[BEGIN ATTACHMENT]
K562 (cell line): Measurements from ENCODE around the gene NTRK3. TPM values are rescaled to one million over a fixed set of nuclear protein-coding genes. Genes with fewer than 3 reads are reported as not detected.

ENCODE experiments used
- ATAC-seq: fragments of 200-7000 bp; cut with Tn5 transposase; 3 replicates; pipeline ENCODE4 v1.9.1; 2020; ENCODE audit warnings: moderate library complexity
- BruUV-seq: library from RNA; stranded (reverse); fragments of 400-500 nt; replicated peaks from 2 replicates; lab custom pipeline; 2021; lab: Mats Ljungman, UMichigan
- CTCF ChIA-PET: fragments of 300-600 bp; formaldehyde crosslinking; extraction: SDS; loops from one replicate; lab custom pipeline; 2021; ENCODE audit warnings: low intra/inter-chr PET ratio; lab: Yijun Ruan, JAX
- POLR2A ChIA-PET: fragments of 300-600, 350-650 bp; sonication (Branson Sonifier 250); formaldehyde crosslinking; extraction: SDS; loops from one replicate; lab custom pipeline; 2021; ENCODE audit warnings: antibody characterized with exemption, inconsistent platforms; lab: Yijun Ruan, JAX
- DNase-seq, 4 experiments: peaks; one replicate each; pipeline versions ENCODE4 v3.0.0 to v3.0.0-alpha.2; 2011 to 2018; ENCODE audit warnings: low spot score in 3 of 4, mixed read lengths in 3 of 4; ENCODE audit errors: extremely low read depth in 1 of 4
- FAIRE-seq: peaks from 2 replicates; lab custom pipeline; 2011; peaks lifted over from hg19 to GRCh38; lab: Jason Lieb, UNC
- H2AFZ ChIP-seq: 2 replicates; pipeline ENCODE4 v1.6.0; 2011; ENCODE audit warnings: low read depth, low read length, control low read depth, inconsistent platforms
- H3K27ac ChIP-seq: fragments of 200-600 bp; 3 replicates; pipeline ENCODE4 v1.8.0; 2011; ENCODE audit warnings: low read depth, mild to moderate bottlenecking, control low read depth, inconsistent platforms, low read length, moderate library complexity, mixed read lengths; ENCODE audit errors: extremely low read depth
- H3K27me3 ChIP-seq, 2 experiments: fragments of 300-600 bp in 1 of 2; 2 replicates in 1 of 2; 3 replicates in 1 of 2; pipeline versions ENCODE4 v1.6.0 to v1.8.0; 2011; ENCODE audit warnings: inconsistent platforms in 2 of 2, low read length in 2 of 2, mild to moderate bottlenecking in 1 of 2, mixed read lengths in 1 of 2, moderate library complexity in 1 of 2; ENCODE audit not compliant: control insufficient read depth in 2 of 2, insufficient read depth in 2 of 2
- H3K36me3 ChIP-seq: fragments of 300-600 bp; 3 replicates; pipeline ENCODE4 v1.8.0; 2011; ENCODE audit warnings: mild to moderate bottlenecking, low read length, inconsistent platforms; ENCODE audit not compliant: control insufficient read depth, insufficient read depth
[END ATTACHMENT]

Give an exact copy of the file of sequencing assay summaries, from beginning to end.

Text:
K562 (cell line): Measurements from ENCODE around the gene NTRK3. TPM values are rescaled to one million over a fixed set of nuclear protein-coding genes. Genes with fewer than 3 reads are reported as not detected.

ENCODE experiments used
- ATAC-seq: fragments of 200-7000 bp; cut with Tn5 transposase; 3 replicates; pipeline ENCODE4 v1.9.1; 2020; ENCODE audit warnings: moderate library complexity
- BruUV-seq: library from RNA; stranded (reverse); fragments of 400-500 nt; replicated peaks from 2 replicates; lab custom pipeline; 2021; lab: Mats Ljungman, UMichigan
- CTCF ChIA-PET: fragments of 300-600 bp; formaldehyde crosslinking; extraction: SDS; loops from one replicate; lab custom pipeline; 2021; ENCODE audit warnings: low intra/inter-chr PET ratio; lab: Yijun Ruan, JAX
- POLR2A ChIA-PET: fragments of 300-600, 350-650 bp; sonication (Branson Sonifier 250); formaldehyde crosslinking; extraction: SDS; loops from one replicate; lab custom pipeline; 2021; ENCODE audit warnings: antibody characterized with exemption, inconsistent platforms; lab: Yijun Ruan, JAX
- DNase-seq, 4 experiments: peaks; one replicate each; pipeline versions ENCODE4 v3.0.0 to v3.0.0-alpha.2; 2011 to 2018; ENCODE audit warnings: low spot score in 3 of 4, mixed read lengths in 3 of 4; ENCODE audit errors: extremely low read depth in 1 of 4
- FAIRE-seq: peaks from 2 replicates; lab custom pipeline; 2011; peaks lifted over from hg19 to GRCh38; lab: Jason Lieb, UNC
- H2AFZ ChIP-seq: 2 replicates; pipeline ENCODE4 v1.6.0; 2011; ENCODE audit warnings: low read depth, low read length, control low read depth, inconsistent platforms
- H3K27ac ChIP-seq: fragments of 200-600 bp; 3 replicates; pipeline ENCODE4 v1.8.0; 2011; ENCODE audit warnings: low read depth, mild to moderate bottlenecking, control low read depth, inconsistent platforms, low read length, moderate library complexity, mixed read lengths; ENCODE audit errors: extremely low read depth
- H3K27me3 ChIP-seq, 2 experiments: fragments of 300-600 bp in 1 of 2; 2 replicates in 1 of 2; 3 replicates in 1 of 2; pipeline versions ENCODE4 v1.6.0 to v1.8.0; 2011; ENCODE audit warnings: inconsistent platforms in 2 of 2, low read length in 2 of 2, mild to moderate bottlenecking in 1 of 2, mixed read lengths in 1 of 2, moderate library complexity in 1 of 2; ENCODE audit not compliant: control insufficient read depth in 2 of 2, insufficient read depth in 2 of 2
- H3K36me3 ChIP-seq: fragments of 300-600 bp; 3 replicates; pipeline ENCODE4 v1.8.0; 2011; ENCODE audit warnings: mild to moderate bottlenecking, low read length, inconsistent platforms; ENCODE audit not compliant: control insufficient read depth, insufficient read depth